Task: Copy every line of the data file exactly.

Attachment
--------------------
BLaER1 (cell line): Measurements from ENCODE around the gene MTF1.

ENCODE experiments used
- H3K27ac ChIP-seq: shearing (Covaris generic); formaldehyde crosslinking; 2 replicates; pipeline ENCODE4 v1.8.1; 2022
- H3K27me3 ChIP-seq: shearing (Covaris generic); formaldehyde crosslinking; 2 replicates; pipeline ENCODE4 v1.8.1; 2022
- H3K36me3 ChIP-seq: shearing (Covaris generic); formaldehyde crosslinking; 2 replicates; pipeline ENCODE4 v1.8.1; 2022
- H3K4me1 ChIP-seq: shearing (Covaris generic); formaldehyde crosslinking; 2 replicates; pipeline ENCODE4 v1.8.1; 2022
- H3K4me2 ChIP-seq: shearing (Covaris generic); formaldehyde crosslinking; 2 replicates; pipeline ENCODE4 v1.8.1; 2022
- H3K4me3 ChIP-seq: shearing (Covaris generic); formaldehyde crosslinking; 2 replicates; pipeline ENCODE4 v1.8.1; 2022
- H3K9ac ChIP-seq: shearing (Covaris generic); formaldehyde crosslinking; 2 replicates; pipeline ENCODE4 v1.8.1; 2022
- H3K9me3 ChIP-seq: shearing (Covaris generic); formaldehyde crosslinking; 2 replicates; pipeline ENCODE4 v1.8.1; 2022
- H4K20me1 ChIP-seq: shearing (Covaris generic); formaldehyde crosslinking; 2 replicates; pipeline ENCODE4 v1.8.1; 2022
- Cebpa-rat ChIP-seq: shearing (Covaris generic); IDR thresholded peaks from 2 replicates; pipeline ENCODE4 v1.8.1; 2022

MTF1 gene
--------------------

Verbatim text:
BLaER1 (cell line): Measurements from ENCODE around the gene MTF1.

ENCODE experiments used
- H3K27ac ChIP-seq: shearing (Covaris generic); formaldehyde crosslinking; 2 replicates; pipeline ENCODE4 v1.8.1; 2022
- H3K27me3 ChIP-seq: shearing (Covaris generic); formaldehyde crosslinking; 2 replicates; pipeline ENCODE4 v1.8.1; 2022
- H3K36me3 ChIP-seq: shearing (Covaris generic); formaldehyde crosslinking; 2 replicates; pipeline ENCODE4 v1.8.1; 2022
- H3K4me1 ChIP-seq: shearing (Covaris generic); formaldehyde crosslinking; 2 replicates; pipeline ENCODE4 v1.8.1; 2022
- H3K4me2 ChIP-seq: shearing (Covaris generic); formaldehyde crosslinking; 2 replicates; pipeline ENCODE4 v1.8.1; 2022
- H3K4me3 ChIP-seq: shearing (Covaris generic); formaldehyde crosslinking; 2 replicates; pipeline ENCODE4 v1.8.1; 2022
- H3K9ac ChIP-seq: shearing (Covaris generic); formaldehyde crosslinking; 2 replicates; pipeline ENCODE4 v1.8.1; 2022
- H3K9me3 ChIP-seq: shearing (Covaris generic); formaldehyde crosslinking; 2 replicates; pipeline ENCODE4 v1.8.1; 2022
- H4K20me1 ChIP-seq: shearing (Covaris generic); formaldehyde crosslinking; 2 replicates; pipeline ENCODE4 v1.8.1; 2022
- Cebpa-rat ChIP-seq: shearing (Covaris generic); IDR thresholded peaks from 2 replicates; pipeline ENCODE4 v1.8.1; 2022

MTF1 gene